New facility offers mental healing campus
July 18, 2018
KEY LARGO — Kinder in the Keys, a mental health treatment center focused on total body and mind recovery from depression, anxiety, trauma, post-traumatic stress disorder and eating disorders, has recently opened.
Kinder in the Keys welcomes anyone wishing to seek change — to lead a more purposeful life with confidence, joy and direction.
The facility offers residential treatment to women, partial hospital programs, intensive outpatient treatment, standard outpatient programs and intensive recovery workshops.
Director and licensed clinician Laura Tanzini, Ph.D., offers trauma therapies and psychotherapies that include cognitive behavioral therapy, group therapy and Eye Movement Desensitization and Reprocessing, which shifts trauma victims’ focus on emotions felt while watching hand techniques.
These therapies are a part of Tanzini’s prescribed daily regimen in addition to physical exercise, solid nutrition, art therapy and meditation.
“We need emotional support, daily routine, positive thinking, and time and patience for ourselves while we heal,” Tanzini said. “The ways to overcome emotional traumas are through a variety of different treatment methods, which include counseling and overall rehabilitation. Daily changes can be made in a person’s life to allow for the healing process to begin and for the mindset and outlook on the situation to change.”
Kinder in the Keys, through mutual services with Deena Hoagland, also offers dolphin-assisted therapy. Hoagland is a licensed social worker. Tanzini said she’s excited to be able to offer this kind of therapy as an effective treatment for trauma.
Kinder in the Keys is punctuated with resort-style luxuries and amenities.
There’s chocolates and snacks, bottled water, a workout station, pool and Jacuzzi with privacy landscaping. There are two French Bulldogs, Brooklyn and Lola, that serve as therapy pups. Two other dogs are also on the premises.
A private chef is brought in daily to prepare gourmet meals made with organic and non-GMO ingredients — a sticking point with Tanzini.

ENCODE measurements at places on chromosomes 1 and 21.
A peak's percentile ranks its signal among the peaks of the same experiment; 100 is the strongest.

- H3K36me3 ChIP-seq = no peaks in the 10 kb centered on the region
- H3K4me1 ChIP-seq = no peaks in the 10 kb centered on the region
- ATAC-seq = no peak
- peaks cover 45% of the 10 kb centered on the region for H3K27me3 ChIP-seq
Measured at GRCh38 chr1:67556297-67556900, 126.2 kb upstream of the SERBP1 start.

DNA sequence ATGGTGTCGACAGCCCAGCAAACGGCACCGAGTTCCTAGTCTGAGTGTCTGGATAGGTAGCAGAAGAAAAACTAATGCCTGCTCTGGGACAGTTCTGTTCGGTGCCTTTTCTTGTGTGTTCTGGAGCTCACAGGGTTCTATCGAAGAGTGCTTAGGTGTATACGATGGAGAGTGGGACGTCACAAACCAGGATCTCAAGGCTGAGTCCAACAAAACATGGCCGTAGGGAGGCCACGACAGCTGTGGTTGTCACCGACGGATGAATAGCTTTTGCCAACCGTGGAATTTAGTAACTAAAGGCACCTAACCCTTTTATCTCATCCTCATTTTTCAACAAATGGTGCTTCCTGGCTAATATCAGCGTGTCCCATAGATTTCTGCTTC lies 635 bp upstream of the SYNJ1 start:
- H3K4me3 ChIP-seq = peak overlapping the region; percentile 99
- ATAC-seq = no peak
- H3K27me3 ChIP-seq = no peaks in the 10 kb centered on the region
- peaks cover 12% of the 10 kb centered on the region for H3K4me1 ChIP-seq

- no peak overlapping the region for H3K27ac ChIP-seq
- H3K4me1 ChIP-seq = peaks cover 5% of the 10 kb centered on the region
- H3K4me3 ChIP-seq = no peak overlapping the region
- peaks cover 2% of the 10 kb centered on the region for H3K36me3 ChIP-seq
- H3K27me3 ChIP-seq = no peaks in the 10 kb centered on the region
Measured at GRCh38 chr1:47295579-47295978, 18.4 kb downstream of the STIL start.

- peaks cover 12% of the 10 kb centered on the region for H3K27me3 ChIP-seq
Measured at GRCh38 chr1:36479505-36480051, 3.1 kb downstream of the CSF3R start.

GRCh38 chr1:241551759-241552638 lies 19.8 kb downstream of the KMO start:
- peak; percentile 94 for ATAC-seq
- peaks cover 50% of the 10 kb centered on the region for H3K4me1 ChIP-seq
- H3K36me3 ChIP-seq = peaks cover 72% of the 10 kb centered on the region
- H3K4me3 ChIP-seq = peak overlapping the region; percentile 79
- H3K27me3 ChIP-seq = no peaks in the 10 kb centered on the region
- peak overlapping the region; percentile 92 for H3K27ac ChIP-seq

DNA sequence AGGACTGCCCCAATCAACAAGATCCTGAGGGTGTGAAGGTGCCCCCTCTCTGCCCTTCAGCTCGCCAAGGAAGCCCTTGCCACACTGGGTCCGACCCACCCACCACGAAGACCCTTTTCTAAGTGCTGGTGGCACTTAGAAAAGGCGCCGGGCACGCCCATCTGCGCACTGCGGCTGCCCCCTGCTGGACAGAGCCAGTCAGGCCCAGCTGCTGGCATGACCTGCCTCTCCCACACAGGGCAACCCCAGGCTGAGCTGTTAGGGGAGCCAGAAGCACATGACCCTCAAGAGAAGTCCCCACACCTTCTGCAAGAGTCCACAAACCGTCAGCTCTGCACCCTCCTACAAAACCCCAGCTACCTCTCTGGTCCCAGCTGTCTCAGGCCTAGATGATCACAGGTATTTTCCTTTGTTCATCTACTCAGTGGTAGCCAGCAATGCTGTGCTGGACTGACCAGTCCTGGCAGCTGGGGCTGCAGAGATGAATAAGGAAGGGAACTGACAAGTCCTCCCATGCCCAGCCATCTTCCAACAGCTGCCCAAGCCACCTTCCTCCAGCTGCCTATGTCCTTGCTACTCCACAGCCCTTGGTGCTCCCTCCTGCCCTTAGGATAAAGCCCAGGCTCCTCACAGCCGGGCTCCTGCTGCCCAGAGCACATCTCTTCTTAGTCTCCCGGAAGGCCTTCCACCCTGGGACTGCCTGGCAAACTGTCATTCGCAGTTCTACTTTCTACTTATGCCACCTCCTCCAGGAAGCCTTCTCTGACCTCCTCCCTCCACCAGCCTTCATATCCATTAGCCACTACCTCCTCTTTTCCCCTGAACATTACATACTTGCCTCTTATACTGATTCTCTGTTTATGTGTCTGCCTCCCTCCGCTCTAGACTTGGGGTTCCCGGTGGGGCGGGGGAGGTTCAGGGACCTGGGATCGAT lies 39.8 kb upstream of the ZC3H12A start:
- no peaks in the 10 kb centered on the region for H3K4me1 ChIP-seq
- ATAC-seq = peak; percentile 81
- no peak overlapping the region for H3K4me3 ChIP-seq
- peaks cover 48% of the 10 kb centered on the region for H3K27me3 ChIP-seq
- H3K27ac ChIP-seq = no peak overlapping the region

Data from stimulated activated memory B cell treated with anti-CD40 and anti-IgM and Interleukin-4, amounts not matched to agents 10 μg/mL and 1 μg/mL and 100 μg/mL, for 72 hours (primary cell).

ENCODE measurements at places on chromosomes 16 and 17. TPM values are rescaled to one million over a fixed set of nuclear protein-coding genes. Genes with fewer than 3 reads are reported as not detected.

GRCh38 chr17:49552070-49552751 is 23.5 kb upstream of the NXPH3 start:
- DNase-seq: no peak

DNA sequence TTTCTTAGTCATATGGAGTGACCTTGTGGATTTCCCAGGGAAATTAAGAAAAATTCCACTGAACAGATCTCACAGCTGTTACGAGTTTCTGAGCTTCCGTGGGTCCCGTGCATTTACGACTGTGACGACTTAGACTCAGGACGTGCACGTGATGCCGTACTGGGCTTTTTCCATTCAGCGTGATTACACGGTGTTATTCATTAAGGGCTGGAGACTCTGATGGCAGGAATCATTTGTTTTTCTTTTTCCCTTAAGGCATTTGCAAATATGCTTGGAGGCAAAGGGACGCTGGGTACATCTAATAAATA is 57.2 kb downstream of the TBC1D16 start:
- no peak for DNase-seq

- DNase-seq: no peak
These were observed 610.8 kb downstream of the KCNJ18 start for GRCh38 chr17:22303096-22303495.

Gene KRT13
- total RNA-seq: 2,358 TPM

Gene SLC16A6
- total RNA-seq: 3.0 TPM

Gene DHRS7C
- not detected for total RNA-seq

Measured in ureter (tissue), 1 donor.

Deb Magana, Kinder in the Keys facility manager, said, “We have a yoga instructor come in every day and offer a class and meditation. We have kayaks to go out on tours when the weather cools off a little. We do art therapy, group therapy, we are always doing something here.”
Magana oversees the home’s day-to-day operations and sets high standards for cleanliness.
Tanzini, who also studied nutrition, believes that good nutrition isn’t just the cornerstone for physical health, but is paramount to mental recovery and well-being.
She warns against the danger of glyphosate, the active chemical found in the herbicide Roundup. She believes that this Monsanto-manufactured chemical may be directly linked to major depressive disorders.
The herbicide came under scrutiny after the International Agency for Research on Cancer, which is part of the World Health Organization, classified it as a “probable human carcinogen” in 2015.
Last week, a California judge’s ruling allowed hundreds of claims to move forward against Monsanto with more than 4,000 plaintiffs alleging that glyphosate caused non-Hodgkin lymphoma and other ailments in themselves or loved ones.
“I’m always pulling weeds,” said Malagra of the facility that sits on an oversized lot with expanses of pea rock.
Tanzini said that anything can trigger a past traumatic event, such as abuse, loss or accident. This can lead to emotional difficulties, panic attacks, anxiety and cause physical stress symptoms. She said that trauma, if left untreated, can be debilitating.
Nearly one in five U.S. adults lives with a mental illness, according to the National Institute of Mental Health. In 2016, there were 44.7 Americans living with a mental illness, with 10.4 million of them serious.
Kinder in the Keys accepts most insurances and will verify coverage. For more information, call 800-545-4046 or visit kinderinthekeys.com.